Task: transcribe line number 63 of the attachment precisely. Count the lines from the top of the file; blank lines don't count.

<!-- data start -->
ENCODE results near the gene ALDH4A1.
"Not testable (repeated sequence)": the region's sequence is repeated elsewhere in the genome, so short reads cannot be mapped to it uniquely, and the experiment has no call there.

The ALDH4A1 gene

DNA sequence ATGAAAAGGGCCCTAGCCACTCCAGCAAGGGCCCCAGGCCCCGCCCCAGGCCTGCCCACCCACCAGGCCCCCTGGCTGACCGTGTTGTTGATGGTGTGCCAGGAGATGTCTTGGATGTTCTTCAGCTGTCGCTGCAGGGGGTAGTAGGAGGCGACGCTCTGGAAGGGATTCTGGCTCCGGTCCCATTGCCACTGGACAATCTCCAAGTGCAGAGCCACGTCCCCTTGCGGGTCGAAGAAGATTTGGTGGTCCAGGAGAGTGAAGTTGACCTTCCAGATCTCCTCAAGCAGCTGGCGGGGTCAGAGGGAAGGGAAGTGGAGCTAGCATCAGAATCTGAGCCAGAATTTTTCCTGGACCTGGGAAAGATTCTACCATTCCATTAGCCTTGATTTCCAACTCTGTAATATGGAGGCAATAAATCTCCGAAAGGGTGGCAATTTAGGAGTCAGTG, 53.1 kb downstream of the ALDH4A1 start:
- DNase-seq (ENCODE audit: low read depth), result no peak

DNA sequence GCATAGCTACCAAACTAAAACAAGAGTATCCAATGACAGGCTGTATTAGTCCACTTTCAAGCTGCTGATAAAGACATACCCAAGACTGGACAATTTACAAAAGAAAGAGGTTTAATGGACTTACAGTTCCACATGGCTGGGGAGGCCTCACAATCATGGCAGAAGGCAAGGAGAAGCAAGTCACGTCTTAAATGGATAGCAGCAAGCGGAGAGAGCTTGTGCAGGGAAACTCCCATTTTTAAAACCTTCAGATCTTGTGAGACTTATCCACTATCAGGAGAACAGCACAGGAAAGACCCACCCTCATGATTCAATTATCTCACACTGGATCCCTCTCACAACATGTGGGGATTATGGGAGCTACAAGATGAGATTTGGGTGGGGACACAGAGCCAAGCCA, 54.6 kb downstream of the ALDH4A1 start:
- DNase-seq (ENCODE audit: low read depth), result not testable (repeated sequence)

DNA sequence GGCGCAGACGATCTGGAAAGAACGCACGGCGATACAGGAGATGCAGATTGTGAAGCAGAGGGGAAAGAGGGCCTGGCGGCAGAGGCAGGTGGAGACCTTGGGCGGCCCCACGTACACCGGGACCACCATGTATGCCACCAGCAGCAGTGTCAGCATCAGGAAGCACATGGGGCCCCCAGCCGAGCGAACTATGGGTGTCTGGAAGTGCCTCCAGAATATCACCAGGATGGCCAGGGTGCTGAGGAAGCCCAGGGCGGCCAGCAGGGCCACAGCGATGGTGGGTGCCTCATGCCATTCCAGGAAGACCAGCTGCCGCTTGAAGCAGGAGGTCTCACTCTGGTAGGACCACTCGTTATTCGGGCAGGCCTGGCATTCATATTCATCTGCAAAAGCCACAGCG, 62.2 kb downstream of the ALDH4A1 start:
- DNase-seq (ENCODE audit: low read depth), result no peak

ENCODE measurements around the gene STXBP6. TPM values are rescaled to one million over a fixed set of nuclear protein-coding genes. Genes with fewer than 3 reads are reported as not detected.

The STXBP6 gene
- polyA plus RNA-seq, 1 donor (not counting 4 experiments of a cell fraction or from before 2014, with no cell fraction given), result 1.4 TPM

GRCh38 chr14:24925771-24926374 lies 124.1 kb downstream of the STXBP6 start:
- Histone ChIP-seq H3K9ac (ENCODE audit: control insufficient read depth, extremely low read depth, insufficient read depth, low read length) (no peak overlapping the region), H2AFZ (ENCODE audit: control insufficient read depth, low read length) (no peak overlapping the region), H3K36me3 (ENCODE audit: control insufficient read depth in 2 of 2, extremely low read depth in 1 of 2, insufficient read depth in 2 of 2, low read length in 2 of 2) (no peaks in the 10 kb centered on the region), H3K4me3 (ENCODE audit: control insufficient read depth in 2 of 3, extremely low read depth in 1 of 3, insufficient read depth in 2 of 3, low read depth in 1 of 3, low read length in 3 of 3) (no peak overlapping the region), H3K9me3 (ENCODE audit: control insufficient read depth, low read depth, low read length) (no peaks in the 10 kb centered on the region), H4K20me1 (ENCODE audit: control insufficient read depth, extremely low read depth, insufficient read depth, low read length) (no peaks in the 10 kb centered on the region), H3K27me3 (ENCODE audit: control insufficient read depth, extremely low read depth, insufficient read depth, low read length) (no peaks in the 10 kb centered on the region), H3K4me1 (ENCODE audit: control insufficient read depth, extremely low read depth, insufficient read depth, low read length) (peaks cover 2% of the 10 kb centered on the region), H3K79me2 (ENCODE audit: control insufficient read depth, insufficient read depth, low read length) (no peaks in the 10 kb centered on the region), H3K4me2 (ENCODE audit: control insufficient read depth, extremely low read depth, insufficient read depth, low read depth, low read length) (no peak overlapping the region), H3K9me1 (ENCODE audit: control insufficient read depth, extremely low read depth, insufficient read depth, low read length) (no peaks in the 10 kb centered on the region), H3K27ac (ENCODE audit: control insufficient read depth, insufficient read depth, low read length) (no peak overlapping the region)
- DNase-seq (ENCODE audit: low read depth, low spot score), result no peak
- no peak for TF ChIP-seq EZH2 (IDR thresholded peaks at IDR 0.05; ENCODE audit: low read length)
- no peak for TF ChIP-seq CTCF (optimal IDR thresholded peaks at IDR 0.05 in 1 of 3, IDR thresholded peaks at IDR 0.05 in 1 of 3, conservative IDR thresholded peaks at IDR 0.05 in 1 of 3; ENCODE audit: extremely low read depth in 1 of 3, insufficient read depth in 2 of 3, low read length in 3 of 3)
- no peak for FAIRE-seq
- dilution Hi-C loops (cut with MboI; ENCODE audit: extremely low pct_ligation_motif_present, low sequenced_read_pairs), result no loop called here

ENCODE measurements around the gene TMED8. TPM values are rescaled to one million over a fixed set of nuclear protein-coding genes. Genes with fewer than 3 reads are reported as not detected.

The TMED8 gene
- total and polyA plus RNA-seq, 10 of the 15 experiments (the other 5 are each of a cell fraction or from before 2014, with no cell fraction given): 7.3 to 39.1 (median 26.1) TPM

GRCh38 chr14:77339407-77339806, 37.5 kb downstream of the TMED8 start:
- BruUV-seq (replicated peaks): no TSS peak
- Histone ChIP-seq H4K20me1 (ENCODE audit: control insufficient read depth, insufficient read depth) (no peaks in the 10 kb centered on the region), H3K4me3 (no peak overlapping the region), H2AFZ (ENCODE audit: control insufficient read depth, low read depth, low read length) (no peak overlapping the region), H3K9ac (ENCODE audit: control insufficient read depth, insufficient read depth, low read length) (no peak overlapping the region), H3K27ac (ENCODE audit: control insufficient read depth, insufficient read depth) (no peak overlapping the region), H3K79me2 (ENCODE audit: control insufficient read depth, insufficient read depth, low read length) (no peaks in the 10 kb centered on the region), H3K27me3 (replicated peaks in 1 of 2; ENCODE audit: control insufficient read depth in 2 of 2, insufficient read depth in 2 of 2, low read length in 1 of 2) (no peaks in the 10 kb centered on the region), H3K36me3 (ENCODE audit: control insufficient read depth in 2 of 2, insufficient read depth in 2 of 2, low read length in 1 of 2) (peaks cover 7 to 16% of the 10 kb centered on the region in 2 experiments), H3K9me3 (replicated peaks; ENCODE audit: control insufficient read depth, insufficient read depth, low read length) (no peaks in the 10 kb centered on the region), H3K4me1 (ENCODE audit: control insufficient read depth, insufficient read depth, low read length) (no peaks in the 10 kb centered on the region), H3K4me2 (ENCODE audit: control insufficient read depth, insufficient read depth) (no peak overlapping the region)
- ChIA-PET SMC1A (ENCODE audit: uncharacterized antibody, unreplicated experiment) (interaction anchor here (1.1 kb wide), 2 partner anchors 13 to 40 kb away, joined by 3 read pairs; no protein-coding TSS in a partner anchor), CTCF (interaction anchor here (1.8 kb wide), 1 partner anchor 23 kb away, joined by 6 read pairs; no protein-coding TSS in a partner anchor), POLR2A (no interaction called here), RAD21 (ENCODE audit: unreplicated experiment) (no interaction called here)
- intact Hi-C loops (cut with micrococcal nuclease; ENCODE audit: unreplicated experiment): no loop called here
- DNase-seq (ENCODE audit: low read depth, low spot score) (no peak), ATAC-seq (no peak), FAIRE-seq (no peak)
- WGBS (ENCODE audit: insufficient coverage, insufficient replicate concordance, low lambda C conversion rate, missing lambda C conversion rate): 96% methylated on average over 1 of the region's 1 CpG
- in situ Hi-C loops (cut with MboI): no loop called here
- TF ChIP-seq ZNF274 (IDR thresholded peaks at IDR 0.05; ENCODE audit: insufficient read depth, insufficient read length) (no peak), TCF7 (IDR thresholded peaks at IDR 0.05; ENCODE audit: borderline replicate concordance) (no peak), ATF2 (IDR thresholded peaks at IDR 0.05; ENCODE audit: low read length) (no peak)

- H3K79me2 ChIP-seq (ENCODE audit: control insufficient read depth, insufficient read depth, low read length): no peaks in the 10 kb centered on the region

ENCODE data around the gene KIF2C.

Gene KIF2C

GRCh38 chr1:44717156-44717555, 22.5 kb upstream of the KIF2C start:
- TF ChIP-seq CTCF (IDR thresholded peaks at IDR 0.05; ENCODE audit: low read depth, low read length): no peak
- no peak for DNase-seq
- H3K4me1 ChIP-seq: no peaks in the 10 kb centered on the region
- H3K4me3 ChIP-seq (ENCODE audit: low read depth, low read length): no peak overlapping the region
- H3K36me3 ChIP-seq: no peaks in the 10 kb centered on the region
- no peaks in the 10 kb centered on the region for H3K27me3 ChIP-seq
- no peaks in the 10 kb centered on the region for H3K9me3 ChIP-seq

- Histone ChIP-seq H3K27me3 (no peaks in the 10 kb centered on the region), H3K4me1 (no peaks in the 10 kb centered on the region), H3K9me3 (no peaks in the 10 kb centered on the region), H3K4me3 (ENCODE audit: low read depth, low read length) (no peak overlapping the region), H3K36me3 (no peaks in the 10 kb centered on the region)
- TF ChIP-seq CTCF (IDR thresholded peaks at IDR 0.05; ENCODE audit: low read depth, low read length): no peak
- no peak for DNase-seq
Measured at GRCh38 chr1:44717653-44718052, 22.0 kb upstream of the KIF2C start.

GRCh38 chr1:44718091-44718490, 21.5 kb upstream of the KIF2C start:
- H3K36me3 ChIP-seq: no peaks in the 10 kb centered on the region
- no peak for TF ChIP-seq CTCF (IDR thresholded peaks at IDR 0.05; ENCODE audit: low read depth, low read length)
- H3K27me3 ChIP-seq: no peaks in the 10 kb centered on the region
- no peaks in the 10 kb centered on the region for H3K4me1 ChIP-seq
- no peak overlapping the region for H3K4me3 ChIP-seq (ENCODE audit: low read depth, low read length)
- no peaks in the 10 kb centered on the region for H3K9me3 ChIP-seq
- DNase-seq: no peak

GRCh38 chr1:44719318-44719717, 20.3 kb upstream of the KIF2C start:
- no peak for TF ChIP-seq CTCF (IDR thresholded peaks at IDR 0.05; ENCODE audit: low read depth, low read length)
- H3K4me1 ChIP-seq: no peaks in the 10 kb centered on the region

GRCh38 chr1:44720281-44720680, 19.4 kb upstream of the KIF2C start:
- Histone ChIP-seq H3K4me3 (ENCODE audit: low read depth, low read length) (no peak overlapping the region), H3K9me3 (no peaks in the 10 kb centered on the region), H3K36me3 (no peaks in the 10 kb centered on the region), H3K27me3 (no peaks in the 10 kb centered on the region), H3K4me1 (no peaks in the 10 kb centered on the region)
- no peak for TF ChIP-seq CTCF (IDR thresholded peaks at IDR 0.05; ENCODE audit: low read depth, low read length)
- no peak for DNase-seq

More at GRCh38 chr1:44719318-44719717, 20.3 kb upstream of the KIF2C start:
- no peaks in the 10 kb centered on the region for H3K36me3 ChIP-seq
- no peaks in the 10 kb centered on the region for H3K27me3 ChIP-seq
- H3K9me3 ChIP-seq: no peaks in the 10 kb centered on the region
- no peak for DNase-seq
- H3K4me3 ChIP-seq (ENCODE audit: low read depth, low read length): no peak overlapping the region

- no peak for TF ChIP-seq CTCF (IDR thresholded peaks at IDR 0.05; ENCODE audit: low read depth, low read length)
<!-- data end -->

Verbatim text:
- no peaks in the 10 kb centered on the region for H3K36me3 ChIP-seq